The sweet spot for investors is commercial buildings in the US$5 million ($6.5 million) to US$10 million bracket, fully tenanted, and within a 10-minute walk to a train station, he adds.
Such buildings are typically sold in less than a month, and in Tokyo, they are likely to generate gross yields of about 6%.
Coldwell Banker Elitehill is currently marketing several properties in Tokyo.
An example is a property in Arakicho, Shinjuku.
It has a floor area of 3,810 sq ft and a price tag of $2.33 million.
It is currently leased at a monthly rental of $12,125, or an annual income of close to $145,500, which translates into an annual gross yield or return on investment of about 6.2%.
Completed in 1988, the property is within walking distance of the Tokyo Metro Marunouchi Line in Yotsuya-sanchome Station.
Another property in Shinjuku, completed just this year, is located in Kawada-cho.
It has a floor area of 1,927 sq ft and a price tag of around $1.46 million.
The property is currently leased at $7,953 a month, or a gross annual income of $95,433.
This translates into a 6.5% yield.
The property is a short walk from the Toei Oedo Line in Wakamatsukawada Station.
Three months ago, Goh brokered the sale of an eight-storey commercial building in Sapporo, the largest city in the northern island of Hokkaido, for just under US$2 million.
The buyers were a group of Singaporean investors who had formed a company to purchase the property, which has commercial units on the first two levels and apartments on the six upper levels.
The freehold building is more than 80% occupied and has a gross yield of 12%, which implies a net yield of 9% to 10%, estimates Goh.
A gross yield of 12% or even 13% is to be expected in Sapporo, he explains.
If that same building had been located in Tokyo, its price would have been US$5 million to US$6 million, with gross yields in the 6% to 6.5% range, he reckons.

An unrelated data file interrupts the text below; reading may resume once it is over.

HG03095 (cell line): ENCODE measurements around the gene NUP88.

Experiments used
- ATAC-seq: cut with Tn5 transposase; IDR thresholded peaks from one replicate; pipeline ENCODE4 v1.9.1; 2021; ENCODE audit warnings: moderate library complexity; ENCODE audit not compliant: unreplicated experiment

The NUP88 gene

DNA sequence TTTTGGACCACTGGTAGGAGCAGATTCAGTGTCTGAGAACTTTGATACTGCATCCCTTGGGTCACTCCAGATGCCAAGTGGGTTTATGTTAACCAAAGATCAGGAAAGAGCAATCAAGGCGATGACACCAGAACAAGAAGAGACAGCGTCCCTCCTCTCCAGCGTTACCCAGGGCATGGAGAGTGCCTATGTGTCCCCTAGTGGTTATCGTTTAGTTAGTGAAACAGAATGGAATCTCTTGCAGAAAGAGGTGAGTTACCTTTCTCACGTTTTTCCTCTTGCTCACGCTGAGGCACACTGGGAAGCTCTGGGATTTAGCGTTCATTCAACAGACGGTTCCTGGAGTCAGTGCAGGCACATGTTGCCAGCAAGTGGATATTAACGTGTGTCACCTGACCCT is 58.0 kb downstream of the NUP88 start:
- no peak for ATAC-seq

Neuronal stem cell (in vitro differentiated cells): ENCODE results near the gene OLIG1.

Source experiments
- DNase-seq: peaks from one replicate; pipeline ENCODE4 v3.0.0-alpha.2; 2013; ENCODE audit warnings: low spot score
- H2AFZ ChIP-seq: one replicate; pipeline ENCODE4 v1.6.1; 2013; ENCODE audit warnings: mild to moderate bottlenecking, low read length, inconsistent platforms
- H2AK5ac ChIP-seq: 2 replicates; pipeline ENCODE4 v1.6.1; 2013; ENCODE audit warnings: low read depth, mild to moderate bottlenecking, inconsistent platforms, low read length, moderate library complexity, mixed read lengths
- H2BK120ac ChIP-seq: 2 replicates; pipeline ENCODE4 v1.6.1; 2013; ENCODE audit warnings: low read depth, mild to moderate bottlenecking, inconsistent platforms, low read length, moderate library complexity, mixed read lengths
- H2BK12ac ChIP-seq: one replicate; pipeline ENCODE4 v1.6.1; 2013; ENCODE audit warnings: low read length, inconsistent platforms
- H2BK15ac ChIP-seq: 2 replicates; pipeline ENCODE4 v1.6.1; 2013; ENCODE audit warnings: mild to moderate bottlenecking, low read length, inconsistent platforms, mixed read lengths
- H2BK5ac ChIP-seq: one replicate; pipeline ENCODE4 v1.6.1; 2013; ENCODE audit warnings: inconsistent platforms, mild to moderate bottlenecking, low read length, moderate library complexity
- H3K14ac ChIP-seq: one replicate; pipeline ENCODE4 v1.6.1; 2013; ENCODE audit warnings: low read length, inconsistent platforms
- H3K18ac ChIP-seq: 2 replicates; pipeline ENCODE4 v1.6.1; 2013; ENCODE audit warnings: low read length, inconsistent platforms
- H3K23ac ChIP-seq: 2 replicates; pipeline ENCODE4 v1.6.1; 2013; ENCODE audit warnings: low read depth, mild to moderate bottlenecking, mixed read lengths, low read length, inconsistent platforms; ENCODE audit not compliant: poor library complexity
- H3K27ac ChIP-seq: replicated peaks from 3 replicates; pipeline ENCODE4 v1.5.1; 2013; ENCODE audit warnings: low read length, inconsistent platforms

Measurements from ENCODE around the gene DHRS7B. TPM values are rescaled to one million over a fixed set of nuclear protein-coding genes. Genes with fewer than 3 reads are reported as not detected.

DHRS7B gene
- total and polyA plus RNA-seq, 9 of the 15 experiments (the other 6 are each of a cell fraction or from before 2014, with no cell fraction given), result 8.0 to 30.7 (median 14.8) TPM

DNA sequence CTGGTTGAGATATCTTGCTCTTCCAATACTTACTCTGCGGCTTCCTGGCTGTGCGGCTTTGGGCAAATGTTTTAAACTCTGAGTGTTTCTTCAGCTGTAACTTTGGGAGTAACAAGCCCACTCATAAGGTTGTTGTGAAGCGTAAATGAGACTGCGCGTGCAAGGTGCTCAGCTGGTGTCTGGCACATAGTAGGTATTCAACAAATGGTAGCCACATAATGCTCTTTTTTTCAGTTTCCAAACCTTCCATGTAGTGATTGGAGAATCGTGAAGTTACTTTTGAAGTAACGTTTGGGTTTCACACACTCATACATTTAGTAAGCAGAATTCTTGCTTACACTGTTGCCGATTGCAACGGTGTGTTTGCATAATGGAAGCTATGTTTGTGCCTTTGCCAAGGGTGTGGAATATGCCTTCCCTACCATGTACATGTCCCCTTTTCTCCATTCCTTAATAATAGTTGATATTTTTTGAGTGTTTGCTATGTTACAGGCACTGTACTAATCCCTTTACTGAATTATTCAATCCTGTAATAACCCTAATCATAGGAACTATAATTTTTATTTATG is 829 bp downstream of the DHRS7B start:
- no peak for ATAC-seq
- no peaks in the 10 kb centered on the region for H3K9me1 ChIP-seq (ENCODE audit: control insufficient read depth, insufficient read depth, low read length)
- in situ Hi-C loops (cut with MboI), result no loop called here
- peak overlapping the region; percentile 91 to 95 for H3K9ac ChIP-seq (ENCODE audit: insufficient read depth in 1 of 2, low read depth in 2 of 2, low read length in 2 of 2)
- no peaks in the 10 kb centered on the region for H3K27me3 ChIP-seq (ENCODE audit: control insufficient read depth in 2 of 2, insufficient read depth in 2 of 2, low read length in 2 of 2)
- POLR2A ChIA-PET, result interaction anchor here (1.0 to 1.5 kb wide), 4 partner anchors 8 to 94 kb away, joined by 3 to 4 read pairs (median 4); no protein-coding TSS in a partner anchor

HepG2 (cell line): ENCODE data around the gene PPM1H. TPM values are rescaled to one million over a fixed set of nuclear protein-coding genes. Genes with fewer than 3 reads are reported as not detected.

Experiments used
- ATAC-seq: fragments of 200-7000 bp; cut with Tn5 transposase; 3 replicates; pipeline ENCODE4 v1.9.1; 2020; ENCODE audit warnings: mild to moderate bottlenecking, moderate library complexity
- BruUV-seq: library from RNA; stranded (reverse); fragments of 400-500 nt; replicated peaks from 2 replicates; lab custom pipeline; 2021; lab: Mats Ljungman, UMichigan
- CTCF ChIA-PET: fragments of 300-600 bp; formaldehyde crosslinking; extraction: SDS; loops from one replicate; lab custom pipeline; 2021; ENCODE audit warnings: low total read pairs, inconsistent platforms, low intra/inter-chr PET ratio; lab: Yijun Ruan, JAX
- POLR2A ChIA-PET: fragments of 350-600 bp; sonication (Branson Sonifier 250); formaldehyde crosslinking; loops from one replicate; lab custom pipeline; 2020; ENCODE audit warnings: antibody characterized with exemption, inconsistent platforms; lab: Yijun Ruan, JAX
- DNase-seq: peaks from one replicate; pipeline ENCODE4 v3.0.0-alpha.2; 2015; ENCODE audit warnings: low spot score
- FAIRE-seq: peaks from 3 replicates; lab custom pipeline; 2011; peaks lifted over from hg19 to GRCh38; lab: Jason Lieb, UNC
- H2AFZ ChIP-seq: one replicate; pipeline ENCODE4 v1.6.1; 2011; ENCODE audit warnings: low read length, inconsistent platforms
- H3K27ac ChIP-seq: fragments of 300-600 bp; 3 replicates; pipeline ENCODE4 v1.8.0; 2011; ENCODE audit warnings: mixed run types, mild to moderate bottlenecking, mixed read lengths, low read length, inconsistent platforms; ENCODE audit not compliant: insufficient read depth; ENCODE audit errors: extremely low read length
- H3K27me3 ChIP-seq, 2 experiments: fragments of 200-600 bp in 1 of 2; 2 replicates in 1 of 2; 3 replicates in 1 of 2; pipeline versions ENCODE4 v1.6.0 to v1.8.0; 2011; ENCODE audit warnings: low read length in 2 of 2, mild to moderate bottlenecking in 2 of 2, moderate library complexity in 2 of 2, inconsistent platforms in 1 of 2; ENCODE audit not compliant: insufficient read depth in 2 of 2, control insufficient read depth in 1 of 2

There has also been strong interest in apartments in Japan, particularly Tokyo.
JLL launched Tiaro Residence, the latest phase of The Parkhouse Harumi Towers in Chuo-Ku, within the heart of Tokyo, over the weekend of Aug 30 and 31.
All 25 units released were snapped up, with prices starting from $663,171 ($1,068 psf).
The twin blocks of Parkhouse Harumi Towers have 861 apartments, with a mix of one- to three-bedrooms sized from 621 to 820 sq ft.
The project is developed jointly by Japanese property developer Mitsubishi Jisho Residence and construction company Kajima Corp.
Goh took some Singaporean clients to the weekend exhibition by JLL and they managed to pick up some units on the first day.
However, when he returned the next day, “all the units had been taken up”.
He expects interest in Japanese real estate to continue into 2015.
While there have been launches of projects in other markets in Asia, such as Cambodia, Malaysia, the Philippines, Thailand and Vietnam, the sophisticated investors are only interested in “developed markets”, notes Goh.
“And in Asia, that’s Japan, mainly in cities such as Tokyo and Osaka.” For sure, Japan’s economy is still in recession, and Prime Minister Shinzo Abe is calling for an early election.
A consumption tax hike in April this year has also been blamed for the recession, and the next hike from 8% to 10% has been delayed to 2016.
Are investors in Singapore concerned? “It has not affected the Singapore investor appetite for Japan properties,” says Goh.
“These investors are going for mid- to longterm appreciation.”
This article appeared in the City & Country of Issue 653 (Nov 24) of The Edge Singapore.